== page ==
How to Really Clean an Inkjet Printer in 5 Simple Steps

Step 1

Remove Cartridges and Power Down

If you have them, go ahead and put on your latex or close fitting gloves. Ink generally gets everywhere and can be hard to clean off your hands. It’s important to not work on a printer that’s plugged in. However, sometimes certain inkjet printers will not let you change the ink unless the printer is plugged in. So, if this is the case, go ahead and life the cover of your inkjet so that the cartridges can be removed. Once that’s done, unplug the printer.

NOTE: Be sure not to touch the metal part of a inkjet cartridge, because the natural oils on your hand could inhibit the communication of your cartridge and your printer.

Step 2

Clean Ink Cartridges

To clean the inkjet cartridges, check to see if your cartridge’s have both ink and a print head together.

Together (most common):

Take a paper towel and fold it in fourths. Then add either alcohol (preferred) or Windex to one side of the paper towel. Now, wipe the bottom of the cartridge on the paper towel to clean off the print head in a flower like fashion. It is normal that ink comes out of the cartridge even after you think it’s all clean (that’s what it’s supposed to do).

Separate (less common):

Do not clean the ink cartridges themselves. Since they don’t have a print head and generally don’t control the amount of ink that flows out the bottom, you can get pretty messy if you tried to clean the ink itself. Take the print head and separate it from the ink cartridges, then follow the above directions to clean the head

Step 3

Clean Ribbon and Ink Reservoir

Now take another paper towel and fold it again in fourths. This time spray a thin layer of Windex on the paper towel and clean the ribbon if it has any major ink blotches on it (see picture to better understand this step).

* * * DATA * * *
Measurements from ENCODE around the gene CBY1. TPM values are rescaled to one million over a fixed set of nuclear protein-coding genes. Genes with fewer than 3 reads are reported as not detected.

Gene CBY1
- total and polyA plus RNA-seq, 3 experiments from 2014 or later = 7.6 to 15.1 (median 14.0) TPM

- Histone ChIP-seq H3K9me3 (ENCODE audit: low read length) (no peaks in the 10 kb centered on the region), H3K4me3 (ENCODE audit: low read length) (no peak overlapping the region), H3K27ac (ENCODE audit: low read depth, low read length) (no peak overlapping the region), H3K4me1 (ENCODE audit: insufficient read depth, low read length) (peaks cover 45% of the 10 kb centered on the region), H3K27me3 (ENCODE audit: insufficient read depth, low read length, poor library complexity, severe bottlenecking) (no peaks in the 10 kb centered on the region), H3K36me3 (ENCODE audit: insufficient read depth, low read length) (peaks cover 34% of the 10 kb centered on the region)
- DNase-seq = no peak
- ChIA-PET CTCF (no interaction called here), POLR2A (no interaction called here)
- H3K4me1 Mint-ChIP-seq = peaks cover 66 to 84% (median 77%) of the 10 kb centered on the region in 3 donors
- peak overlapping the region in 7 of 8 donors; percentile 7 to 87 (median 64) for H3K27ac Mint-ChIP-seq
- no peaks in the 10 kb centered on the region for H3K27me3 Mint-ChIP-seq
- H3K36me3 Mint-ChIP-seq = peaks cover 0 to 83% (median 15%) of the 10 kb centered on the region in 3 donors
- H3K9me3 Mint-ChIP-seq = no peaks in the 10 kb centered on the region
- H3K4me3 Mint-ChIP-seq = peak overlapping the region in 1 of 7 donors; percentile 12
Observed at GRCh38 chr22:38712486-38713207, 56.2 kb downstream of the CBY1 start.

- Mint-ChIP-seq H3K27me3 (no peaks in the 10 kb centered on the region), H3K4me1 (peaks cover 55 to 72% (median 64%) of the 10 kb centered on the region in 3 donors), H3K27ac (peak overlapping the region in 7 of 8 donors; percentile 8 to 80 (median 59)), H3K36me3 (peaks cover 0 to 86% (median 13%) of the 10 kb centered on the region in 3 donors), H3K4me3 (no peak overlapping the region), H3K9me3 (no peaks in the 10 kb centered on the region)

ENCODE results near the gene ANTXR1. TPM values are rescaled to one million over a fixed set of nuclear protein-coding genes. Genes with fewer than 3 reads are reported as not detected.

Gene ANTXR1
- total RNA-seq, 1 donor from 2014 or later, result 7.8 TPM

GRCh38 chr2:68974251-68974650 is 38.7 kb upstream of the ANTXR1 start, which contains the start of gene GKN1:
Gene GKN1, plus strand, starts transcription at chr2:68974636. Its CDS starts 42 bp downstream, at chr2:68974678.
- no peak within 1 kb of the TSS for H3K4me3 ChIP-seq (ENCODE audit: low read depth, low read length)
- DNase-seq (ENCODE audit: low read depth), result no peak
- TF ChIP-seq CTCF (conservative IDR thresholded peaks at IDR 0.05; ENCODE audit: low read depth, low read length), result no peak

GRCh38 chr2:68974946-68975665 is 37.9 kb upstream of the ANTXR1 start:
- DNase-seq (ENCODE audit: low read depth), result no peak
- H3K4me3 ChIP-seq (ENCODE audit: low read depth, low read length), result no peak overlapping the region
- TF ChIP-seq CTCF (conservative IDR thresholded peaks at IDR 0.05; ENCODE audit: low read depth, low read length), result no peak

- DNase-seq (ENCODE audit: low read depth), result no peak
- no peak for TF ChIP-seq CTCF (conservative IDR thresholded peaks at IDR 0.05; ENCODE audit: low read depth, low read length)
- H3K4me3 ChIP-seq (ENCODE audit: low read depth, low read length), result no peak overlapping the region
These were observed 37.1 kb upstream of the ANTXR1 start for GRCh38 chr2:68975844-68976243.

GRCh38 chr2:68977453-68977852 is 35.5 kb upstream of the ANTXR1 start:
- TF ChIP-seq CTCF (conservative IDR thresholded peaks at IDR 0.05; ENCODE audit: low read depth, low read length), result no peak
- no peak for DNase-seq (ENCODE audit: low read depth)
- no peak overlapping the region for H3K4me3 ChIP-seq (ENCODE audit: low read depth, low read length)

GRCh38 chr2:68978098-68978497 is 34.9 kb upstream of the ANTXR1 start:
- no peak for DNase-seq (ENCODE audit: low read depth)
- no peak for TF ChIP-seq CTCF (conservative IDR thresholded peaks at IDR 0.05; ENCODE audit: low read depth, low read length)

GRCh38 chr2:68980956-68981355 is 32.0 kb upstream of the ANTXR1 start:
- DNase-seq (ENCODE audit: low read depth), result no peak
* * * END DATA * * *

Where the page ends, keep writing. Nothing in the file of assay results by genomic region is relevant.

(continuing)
Whenever a printer finishes its document, your ink “rests” or docks usually on the right or left of the printer. Over time, this area can harness a ton of ink mixed with paper dust. This makes a gooey substance that’s can cause big image problems on the paper since every time you print, you run the chance of hitting or docking on this mountain of gooey ink. To clean, we’re not going to use a cleaner, because if you can see a buildup of ink, generally, it’s much too hard to get to and can be very messy. In the picture, I’ve highlighted where this printer’s “reserve” is starting to build up.

Take a long hook or pen/pencil and tear down that mountain of mess. Some printers don’t have this problem, but most do after a long period of printing. Many customers will complain that they just replaced an ink cartridge and still have streaking. When I looked at my printer, there was a small patch of goo.

Step 4

Oil the Stabilizer Bar

After a while of printing, you may notice that the inside of your printer has a thin film of ink inside everywhere. Although it doesn’t really matter when it’s on the plastic, this can affect the oil on the stabilizing bar, making it harder and harder for the print heads to move. Sometimes it gets so bad that you can hear a “crunch” or “grind” and the end of a printing job. It may appear that the printer isn’t aligning right or can’t dock, but sometimes the lack of oil is the cause.

To oil this bar, simply put small dabs on different parts of the bar and drag the print mount/head across the bar manually to get a good coating.

Step 5

General Outside Cleanup and Paper Pickup Assembly

Once all the previous steps have been completed, you may want to clean the paper pickup assembly if you suspect it has ink on the rollers which causes paper to jam or not feed properly. My printer has a rear access door which is convenient, but other inkjet printers may have hard to reach rollers. I would suggest doing your best in getting at these rollers with a cotton swab and some glass cleaner or alcohol.

To clean the outside, take a paper towel and fold in fourths. Spray a thin film of Windex on it and wipe the outside of the printer to your liking.